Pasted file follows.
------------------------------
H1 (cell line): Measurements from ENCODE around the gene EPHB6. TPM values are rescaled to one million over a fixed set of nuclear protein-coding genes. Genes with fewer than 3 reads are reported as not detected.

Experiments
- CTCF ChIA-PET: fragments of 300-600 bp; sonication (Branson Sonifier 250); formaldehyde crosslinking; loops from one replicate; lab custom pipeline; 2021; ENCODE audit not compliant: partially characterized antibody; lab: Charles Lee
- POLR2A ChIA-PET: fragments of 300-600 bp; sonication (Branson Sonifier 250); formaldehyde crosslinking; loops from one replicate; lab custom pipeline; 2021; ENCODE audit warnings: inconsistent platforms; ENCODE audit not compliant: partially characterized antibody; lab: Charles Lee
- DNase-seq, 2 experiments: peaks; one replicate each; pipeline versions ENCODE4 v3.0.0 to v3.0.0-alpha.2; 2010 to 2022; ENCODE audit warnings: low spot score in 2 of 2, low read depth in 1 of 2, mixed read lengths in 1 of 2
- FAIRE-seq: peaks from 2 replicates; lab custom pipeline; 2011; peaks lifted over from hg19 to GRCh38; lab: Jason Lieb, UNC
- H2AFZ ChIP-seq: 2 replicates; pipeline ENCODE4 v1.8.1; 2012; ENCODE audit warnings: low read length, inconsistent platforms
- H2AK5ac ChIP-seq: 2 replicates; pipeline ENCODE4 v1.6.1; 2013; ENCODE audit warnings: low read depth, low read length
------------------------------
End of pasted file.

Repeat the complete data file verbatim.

H1 (cell line): Measurements from ENCODE around the gene EPHB6. TPM values are rescaled to one million over a fixed set of nuclear protein-coding genes. Genes with fewer than 3 reads are reported as not detected.

Experiments
- CTCF ChIA-PET: fragments of 300-600 bp; sonication (Branson Sonifier 250); formaldehyde crosslinking; loops from one replicate; lab custom pipeline; 2021; ENCODE audit not compliant: partially characterized antibody; lab: Charles Lee
- POLR2A ChIA-PET: fragments of 300-600 bp; sonication (Branson Sonifier 250); formaldehyde crosslinking; loops from one replicate; lab custom pipeline; 2021; ENCODE audit warnings: inconsistent platforms; ENCODE audit not compliant: partially characterized antibody; lab: Charles Lee
- DNase-seq, 2 experiments: peaks; one replicate each; pipeline versions ENCODE4 v3.0.0 to v3.0.0-alpha.2; 2010 to 2022; ENCODE audit warnings: low spot score in 2 of 2, low read depth in 1 of 2, mixed read lengths in 1 of 2
- FAIRE-seq: peaks from 2 replicates; lab custom pipeline; 2011; peaks lifted over from hg19 to GRCh38; lab: Jason Lieb, UNC
- H2AFZ ChIP-seq: 2 replicates; pipeline ENCODE4 v1.8.1; 2012; ENCODE audit warnings: low read length, inconsistent platforms
- H2AK5ac ChIP-seq: 2 replicates; pipeline ENCODE4 v1.6.1; 2013; ENCODE audit warnings: low read depth, low read length